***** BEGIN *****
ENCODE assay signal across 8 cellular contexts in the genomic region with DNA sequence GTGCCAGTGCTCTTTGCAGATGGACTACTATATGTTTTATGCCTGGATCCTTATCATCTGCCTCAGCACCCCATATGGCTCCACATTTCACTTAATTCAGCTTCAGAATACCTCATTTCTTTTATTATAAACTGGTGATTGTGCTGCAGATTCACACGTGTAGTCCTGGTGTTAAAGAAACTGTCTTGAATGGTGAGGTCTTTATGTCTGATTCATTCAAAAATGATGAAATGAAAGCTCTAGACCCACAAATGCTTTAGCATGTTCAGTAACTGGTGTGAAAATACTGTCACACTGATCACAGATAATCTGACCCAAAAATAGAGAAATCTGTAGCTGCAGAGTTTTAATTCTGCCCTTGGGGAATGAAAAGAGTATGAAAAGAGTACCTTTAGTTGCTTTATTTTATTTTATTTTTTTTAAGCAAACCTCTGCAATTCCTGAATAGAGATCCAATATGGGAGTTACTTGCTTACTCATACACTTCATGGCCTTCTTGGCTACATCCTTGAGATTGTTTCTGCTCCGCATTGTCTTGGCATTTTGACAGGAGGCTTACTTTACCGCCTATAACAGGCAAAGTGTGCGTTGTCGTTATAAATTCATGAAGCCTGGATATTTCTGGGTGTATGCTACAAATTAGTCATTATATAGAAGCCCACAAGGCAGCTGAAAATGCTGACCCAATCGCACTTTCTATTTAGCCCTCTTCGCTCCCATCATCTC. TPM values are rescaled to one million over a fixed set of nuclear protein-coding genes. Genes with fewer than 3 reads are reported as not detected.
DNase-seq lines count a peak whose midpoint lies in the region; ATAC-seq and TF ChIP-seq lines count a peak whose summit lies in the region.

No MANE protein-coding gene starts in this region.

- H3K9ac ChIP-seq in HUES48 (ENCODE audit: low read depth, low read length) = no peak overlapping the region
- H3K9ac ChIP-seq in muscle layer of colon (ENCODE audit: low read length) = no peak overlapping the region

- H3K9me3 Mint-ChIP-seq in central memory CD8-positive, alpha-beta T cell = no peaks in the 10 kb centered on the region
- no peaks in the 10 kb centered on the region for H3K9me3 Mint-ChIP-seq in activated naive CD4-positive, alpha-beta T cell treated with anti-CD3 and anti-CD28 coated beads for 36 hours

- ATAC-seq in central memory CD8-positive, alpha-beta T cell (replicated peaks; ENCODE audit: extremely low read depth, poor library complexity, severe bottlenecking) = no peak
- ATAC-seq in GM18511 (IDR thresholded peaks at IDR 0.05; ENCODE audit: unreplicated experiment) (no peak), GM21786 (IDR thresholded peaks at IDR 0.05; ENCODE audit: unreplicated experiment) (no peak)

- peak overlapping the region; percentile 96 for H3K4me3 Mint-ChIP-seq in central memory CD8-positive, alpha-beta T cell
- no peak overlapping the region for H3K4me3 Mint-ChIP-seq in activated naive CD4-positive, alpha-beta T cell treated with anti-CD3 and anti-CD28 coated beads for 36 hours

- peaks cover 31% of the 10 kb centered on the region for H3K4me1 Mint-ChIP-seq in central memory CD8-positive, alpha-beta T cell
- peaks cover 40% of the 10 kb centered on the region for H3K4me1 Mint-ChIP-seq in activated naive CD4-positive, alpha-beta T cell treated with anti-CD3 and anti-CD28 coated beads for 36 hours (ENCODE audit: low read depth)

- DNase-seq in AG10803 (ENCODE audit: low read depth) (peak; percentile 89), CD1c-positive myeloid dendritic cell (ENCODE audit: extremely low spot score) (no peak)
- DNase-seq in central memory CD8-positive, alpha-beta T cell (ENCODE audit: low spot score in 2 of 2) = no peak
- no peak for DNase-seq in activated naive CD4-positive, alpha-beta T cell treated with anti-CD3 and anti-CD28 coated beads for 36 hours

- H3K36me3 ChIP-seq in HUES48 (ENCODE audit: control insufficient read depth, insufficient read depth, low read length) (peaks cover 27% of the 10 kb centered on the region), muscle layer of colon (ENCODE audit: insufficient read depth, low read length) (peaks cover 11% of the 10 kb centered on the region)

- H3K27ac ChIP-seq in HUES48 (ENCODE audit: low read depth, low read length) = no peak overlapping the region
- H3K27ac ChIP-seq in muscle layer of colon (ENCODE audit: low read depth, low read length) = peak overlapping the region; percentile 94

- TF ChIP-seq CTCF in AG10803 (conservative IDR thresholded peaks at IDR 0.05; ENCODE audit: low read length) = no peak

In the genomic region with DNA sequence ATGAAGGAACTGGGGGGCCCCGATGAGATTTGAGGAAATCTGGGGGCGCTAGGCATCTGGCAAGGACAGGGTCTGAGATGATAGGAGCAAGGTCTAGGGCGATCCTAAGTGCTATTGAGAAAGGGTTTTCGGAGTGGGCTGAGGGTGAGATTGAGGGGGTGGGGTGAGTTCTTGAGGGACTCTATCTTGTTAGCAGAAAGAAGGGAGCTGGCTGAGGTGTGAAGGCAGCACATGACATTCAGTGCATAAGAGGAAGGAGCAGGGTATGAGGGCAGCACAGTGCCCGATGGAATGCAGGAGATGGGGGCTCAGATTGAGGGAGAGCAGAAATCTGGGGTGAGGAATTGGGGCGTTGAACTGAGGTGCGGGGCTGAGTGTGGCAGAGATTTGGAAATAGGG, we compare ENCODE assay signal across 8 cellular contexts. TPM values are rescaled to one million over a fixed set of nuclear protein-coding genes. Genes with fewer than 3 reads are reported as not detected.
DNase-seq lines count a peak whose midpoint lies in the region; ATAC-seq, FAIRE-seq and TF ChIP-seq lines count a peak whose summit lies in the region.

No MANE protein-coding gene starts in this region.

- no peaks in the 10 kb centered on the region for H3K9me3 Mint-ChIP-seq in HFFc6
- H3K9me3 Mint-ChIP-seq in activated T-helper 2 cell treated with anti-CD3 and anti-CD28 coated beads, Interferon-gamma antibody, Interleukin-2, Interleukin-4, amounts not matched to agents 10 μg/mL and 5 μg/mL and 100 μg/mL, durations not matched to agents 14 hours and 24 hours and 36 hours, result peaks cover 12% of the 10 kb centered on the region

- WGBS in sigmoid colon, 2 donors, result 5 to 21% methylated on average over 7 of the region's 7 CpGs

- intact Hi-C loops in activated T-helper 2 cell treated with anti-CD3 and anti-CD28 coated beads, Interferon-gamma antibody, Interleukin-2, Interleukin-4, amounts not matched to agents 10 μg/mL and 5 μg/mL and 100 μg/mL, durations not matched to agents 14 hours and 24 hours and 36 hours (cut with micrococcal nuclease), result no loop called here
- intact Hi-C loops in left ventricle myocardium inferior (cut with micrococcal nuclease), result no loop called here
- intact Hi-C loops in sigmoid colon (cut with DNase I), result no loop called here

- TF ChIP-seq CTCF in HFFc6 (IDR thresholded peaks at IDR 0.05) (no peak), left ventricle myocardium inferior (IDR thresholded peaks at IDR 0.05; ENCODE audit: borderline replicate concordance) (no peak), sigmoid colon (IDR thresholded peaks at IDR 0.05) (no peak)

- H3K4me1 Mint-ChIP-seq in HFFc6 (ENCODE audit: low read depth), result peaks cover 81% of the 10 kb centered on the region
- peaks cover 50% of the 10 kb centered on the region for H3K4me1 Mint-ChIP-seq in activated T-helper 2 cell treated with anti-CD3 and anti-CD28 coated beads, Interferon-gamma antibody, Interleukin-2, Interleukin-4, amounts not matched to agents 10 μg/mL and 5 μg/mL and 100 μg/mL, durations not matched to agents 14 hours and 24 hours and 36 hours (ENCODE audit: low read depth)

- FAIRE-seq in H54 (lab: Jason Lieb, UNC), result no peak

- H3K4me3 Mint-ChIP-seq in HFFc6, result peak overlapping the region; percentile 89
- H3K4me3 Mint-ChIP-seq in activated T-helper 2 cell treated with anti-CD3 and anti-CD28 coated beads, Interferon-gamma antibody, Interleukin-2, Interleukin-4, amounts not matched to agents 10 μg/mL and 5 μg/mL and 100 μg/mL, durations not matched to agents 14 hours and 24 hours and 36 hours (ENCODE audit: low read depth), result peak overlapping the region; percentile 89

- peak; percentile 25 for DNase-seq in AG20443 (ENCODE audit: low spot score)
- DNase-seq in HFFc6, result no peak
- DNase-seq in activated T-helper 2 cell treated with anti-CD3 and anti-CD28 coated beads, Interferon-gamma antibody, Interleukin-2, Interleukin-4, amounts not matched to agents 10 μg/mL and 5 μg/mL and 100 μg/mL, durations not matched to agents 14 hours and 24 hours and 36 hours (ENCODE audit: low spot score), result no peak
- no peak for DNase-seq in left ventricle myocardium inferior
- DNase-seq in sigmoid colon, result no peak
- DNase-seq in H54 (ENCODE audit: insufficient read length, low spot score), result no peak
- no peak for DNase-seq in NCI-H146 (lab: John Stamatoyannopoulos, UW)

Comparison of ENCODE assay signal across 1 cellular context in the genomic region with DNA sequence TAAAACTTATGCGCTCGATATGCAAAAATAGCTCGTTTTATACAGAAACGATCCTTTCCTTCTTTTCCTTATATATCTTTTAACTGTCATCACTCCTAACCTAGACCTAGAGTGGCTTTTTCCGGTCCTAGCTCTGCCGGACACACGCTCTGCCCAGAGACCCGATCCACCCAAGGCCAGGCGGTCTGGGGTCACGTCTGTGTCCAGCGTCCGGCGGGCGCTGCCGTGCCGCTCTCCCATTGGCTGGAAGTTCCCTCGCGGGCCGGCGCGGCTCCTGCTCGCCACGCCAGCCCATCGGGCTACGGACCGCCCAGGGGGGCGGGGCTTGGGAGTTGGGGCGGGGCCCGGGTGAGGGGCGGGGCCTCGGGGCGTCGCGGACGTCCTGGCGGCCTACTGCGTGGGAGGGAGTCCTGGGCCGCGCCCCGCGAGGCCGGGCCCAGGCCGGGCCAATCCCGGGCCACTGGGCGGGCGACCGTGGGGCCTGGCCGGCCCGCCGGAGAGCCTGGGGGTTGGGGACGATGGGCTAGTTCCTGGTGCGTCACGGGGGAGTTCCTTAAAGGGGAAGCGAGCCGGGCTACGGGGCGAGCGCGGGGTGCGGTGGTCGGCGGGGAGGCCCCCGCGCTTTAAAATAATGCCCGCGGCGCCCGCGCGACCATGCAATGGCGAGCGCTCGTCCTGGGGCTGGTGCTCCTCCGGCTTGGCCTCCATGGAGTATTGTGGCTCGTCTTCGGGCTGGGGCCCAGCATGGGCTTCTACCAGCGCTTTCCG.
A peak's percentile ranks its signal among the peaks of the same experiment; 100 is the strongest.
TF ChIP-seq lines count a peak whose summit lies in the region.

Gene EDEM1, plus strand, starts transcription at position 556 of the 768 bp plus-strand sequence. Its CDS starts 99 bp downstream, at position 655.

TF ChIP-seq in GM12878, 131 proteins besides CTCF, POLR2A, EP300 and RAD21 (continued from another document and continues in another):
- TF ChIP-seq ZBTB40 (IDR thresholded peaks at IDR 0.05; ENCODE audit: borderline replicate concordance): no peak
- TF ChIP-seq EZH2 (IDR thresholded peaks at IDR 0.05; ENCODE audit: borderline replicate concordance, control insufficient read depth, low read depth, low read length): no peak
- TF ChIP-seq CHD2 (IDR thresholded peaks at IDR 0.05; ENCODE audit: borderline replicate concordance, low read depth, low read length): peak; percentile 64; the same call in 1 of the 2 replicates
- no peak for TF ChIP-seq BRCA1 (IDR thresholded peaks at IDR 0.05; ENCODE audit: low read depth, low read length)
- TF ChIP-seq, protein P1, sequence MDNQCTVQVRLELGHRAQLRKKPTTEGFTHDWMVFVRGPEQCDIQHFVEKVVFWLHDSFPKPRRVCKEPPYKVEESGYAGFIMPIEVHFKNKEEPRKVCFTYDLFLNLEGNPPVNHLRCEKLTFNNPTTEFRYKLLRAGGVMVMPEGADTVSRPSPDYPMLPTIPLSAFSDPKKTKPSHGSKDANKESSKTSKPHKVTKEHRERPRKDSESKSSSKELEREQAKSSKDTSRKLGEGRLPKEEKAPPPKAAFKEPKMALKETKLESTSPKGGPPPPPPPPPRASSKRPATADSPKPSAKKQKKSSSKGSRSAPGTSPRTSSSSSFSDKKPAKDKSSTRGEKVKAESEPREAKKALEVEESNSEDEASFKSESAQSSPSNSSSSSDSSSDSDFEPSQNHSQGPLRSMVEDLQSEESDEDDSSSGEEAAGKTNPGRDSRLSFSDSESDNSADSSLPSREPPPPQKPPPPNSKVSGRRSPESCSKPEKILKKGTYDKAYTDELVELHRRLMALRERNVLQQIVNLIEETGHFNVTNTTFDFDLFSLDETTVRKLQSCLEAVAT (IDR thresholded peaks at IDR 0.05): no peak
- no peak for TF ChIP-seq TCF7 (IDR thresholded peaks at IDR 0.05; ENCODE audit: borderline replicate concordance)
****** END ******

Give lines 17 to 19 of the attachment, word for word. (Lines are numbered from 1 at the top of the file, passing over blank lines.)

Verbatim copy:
- H3K36me3 ChIP-seq in HUES48 (ENCODE audit: control insufficient read depth, insufficient read depth, low read length) (peaks cover 27% of the 10 kb centered on the region), muscle layer of colon (ENCODE audit: insufficient read depth, low read length) (peaks cover 11% of the 10 kb centered on the region)

- H3K27ac ChIP-seq in HUES48 (ENCODE audit: low read depth, low read length) = no peak overlapping the region
- H3K27ac ChIP-seq in muscle layer of colon (ENCODE audit: low read depth, low read length) = peak overlapping the region; percentile 94